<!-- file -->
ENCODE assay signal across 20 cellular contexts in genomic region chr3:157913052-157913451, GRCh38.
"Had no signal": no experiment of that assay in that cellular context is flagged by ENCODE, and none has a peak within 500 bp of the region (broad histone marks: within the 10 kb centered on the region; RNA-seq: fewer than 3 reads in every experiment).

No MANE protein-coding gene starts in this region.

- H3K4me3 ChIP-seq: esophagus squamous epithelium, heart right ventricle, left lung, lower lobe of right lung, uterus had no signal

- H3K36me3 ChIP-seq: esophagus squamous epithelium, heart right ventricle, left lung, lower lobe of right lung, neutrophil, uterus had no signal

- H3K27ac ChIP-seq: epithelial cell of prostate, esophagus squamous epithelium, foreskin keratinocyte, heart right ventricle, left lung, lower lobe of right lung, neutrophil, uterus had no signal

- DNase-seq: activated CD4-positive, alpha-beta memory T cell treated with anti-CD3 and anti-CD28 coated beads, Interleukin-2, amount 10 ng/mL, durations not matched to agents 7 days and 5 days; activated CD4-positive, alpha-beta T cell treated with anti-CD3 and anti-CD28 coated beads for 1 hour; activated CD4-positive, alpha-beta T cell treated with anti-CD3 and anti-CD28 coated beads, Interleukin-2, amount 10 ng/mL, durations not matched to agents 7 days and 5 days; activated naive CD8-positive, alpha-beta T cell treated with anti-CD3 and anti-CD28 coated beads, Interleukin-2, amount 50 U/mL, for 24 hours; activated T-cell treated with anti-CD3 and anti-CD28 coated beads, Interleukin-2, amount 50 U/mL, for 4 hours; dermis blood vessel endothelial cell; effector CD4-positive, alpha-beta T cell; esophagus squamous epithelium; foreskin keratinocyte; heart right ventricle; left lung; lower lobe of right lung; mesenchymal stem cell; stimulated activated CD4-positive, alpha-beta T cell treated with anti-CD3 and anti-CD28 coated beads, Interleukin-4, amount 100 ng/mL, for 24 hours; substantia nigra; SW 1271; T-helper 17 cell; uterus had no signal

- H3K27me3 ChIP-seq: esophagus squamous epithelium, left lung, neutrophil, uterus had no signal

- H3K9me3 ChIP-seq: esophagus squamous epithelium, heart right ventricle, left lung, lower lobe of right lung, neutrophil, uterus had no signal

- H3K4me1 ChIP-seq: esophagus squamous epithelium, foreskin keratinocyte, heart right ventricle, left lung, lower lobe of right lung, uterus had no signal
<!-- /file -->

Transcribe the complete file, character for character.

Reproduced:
ENCODE assay signal across 20 cellular contexts in genomic region chr3:157913052-157913451, GRCh38.
"Had no signal": no experiment of that assay in that cellular context is flagged by ENCODE, and none has a peak within 500 bp of the region (broad histone marks: within the 10 kb centered on the region; RNA-seq: fewer than 3 reads in every experiment).

No MANE protein-coding gene starts in this region.

- H3K4me3 ChIP-seq: esophagus squamous epithelium, heart right ventricle, left lung, lower lobe of right lung, uterus had no signal

- H3K36me3 ChIP-seq: esophagus squamous epithelium, heart right ventricle, left lung, lower lobe of right lung, neutrophil, uterus had no signal

- H3K27ac ChIP-seq: epithelial cell of prostate, esophagus squamous epithelium, foreskin keratinocyte, heart right ventricle, left lung, lower lobe of right lung, neutrophil, uterus had no signal

- DNase-seq: activated CD4-positive, alpha-beta memory T cell treated with anti-CD3 and anti-CD28 coated beads, Interleukin-2, amount 10 ng/mL, durations not matched to agents 7 days and 5 days; activated CD4-positive, alpha-beta T cell treated with anti-CD3 and anti-CD28 coated beads for 1 hour; activated CD4-positive, alpha-beta T cell treated with anti-CD3 and anti-CD28 coated beads, Interleukin-2, amount 10 ng/mL, durations not matched to agents 7 days and 5 days; activated naive CD8-positive, alpha-beta T cell treated with anti-CD3 and anti-CD28 coated beads, Interleukin-2, amount 50 U/mL, for 24 hours; activated T-cell treated with anti-CD3 and anti-CD28 coated beads, Interleukin-2, amount 50 U/mL, for 4 hours; dermis blood vessel endothelial cell; effector CD4-positive, alpha-beta T cell; esophagus squamous epithelium; foreskin keratinocyte; heart right ventricle; left lung; lower lobe of right lung; mesenchymal stem cell; stimulated activated CD4-positive, alpha-beta T cell treated with anti-CD3 and anti-CD28 coated beads, Interleukin-4, amount 100 ng/mL, for 24 hours; substantia nigra; SW 1271; T-helper 17 cell; uterus had no signal

- H3K27me3 ChIP-seq: esophagus squamous epithelium, left lung, neutrophil, uterus had no signal

- H3K9me3 ChIP-seq: esophagus squamous epithelium, heart right ventricle, left lung, lower lobe of right lung, neutrophil, uterus had no signal

- H3K4me1 ChIP-seq: esophagus squamous epithelium, foreskin keratinocyte, heart right ventricle, left lung, lower lobe of right lung, uterus had no signal